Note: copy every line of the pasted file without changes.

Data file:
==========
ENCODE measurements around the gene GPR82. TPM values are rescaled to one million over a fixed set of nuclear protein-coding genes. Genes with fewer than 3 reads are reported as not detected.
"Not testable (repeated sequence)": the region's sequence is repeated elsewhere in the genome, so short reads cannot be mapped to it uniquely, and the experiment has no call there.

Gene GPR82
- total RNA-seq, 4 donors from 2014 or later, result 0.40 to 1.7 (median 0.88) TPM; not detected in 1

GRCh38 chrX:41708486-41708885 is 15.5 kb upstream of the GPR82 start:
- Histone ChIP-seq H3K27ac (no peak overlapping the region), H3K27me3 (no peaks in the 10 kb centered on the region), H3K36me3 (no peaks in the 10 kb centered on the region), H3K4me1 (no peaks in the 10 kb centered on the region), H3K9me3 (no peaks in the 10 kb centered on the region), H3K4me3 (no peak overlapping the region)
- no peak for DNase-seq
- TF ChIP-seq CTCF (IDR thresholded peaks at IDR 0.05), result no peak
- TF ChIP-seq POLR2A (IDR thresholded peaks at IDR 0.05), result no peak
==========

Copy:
ENCODE measurements around the gene GPR82. TPM values are rescaled to one million over a fixed set of nuclear protein-coding genes. Genes with fewer than 3 reads are reported as not detected.
"Not testable (repeated sequence)": the region's sequence is repeated elsewhere in the genome, so short reads cannot be mapped to it uniquely, and the experiment has no call there.

Gene GPR82
- total RNA-seq, 4 donors from 2014 or later, result 0.40 to 1.7 (median 0.88) TPM; not detected in 1

GRCh38 chrX:41708486-41708885 is 15.5 kb upstream of the GPR82 start:
- Histone ChIP-seq H3K27ac (no peak overlapping the region), H3K27me3 (no peaks in the 10 kb centered on the region), H3K36me3 (no peaks in the 10 kb centered on the region), H3K4me1 (no peaks in the 10 kb centered on the region), H3K9me3 (no peaks in the 10 kb centered on the region), H3K4me3 (no peak overlapping the region)
- no peak for DNase-seq
- TF ChIP-seq CTCF (IDR thresholded peaks at IDR 0.05), result no peak
- TF ChIP-seq POLR2A (IDR thresholded peaks at IDR 0.05), result no peak